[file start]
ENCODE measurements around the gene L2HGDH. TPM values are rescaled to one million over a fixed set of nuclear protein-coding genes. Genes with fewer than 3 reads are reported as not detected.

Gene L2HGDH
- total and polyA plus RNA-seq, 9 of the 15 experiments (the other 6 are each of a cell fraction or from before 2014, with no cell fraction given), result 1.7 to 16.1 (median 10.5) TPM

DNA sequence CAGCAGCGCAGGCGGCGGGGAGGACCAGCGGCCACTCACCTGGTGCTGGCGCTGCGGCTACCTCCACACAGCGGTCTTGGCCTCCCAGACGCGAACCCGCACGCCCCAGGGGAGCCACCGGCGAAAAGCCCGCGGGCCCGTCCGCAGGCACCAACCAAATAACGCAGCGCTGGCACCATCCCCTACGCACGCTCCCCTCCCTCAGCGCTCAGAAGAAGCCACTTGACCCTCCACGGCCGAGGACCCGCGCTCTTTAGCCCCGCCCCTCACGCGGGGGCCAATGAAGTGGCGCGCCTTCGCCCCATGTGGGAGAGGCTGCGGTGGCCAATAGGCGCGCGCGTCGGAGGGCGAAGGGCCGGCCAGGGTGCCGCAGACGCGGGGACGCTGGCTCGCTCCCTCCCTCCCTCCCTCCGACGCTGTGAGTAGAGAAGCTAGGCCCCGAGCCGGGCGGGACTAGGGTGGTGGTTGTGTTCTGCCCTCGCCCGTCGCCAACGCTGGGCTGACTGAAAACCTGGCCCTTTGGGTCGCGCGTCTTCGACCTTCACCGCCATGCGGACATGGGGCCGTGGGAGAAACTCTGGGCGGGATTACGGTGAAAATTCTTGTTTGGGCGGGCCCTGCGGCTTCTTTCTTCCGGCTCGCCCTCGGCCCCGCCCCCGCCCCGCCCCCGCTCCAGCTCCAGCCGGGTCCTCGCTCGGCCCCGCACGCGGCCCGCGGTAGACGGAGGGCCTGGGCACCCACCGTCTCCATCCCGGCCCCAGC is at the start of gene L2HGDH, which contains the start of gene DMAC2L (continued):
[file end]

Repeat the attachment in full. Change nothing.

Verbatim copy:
ENCODE measurements around the gene L2HGDH. TPM values are rescaled to one million over a fixed set of nuclear protein-coding genes. Genes with fewer than 3 reads are reported as not detected.

Gene L2HGDH
- total and polyA plus RNA-seq, 9 of the 15 experiments (the other 6 are each of a cell fraction or from before 2014, with no cell fraction given), result 1.7 to 16.1 (median 10.5) TPM

DNA sequence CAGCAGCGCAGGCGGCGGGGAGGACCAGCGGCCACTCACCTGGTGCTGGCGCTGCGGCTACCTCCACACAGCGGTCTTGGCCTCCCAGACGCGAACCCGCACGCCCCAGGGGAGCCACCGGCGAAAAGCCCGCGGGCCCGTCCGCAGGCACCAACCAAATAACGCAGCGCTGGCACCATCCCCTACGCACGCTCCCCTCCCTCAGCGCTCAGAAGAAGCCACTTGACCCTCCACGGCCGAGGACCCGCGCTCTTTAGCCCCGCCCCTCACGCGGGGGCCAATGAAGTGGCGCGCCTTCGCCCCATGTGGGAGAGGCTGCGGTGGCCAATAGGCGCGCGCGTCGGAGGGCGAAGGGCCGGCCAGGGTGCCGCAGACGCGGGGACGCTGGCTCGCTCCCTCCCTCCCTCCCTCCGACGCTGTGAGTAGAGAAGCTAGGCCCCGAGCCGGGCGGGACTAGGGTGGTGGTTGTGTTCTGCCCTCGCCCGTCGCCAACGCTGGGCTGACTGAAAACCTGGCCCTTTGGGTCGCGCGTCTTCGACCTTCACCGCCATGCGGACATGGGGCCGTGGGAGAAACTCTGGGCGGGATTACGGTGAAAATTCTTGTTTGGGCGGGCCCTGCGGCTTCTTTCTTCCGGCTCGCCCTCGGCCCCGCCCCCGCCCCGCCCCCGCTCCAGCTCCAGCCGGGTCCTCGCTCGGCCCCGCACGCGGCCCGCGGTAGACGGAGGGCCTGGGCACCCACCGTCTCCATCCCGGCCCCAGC is at the start of gene L2HGDH, which contains the start of gene DMAC2L (continued):